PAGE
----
Just for fun today, let me know what part of our weather graphics you see when you watch from home.
The reason I’m asking this is that I want to get a general idea of what people are seeing. Up until about three years ago stations in our area were broadcasting in the original 4×3 “square” looking size. That’s how it started in the 1950s. Then stations began broadcasting in “widescreen” or the 16×9 format. Most cable companies are not passing through the “whole picture” unless you get HD specifically or their “digital tier”. Bascially they “cut-out” the middle part of the picture and pass it on to you. Pardon my lack of knowledge about that, but I don’t get cable at home, just an antenna so I see the whole picture. All local stations broadcast in the wide 16×9 format whether a station is broadcasting in HDTV or not. KPTV is not yet broadcasting newscasts in HD.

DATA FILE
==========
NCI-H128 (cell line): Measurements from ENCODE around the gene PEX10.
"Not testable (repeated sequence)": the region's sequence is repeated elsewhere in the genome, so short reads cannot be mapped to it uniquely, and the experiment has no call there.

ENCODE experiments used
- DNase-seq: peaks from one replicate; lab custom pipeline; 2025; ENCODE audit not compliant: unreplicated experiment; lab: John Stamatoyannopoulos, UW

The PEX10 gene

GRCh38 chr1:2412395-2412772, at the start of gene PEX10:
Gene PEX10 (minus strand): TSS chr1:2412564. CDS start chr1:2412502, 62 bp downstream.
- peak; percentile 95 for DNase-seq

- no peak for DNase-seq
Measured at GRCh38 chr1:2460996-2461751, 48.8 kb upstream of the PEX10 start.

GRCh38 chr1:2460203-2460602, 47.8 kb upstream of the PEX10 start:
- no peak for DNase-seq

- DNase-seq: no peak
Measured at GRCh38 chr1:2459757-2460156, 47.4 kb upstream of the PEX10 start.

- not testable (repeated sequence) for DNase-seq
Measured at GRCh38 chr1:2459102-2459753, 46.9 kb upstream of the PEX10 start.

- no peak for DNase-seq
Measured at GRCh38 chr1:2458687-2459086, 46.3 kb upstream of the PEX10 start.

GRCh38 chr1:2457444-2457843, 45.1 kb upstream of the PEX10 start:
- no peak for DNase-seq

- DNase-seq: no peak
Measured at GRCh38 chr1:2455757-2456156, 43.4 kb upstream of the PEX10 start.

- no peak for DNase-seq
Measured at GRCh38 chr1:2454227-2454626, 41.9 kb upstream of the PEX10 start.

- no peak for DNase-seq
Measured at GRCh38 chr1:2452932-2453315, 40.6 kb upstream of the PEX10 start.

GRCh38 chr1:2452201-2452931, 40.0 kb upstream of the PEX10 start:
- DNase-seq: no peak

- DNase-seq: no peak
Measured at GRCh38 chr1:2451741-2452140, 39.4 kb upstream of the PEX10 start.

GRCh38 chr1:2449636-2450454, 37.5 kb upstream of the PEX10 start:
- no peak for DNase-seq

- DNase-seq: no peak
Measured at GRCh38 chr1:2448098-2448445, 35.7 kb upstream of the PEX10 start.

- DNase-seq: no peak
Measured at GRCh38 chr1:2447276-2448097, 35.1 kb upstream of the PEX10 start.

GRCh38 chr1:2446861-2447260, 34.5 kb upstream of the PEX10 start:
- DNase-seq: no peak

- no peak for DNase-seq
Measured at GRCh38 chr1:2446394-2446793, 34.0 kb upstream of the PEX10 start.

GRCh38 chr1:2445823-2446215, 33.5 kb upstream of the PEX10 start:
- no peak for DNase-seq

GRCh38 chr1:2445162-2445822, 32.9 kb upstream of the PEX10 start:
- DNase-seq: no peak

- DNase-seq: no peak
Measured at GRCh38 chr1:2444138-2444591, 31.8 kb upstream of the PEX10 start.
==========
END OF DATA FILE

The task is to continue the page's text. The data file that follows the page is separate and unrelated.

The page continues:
What does this have to do with weather? Well it’s directly related to what we do in the weather center. When we make weather graphics, we have to keep anything important in that 4×3 area. And just today while I was working on a new 7 Day forecast page I thought how nice it would be to use that whole space so each day’s weather would be larger. But that’s not going to happen until the vast majority of viewers are watching the 16×9 wide view. I suppose a good analogy is that TV programs probably didn’t make specific color references until most viewers had color TVs.
This is also the reason we have to stay in the main part of the view when working at the green wall. If you watch the 4×3 format (cable) you may notice sometimes weather people drift in and out of the shot, or even stay half-in/half-out. That means they aren’t paying attention to the wings and are out on the edges where on the widescreen viewers can see.
Really a rainy night out there, tomorrow looks only slightly better.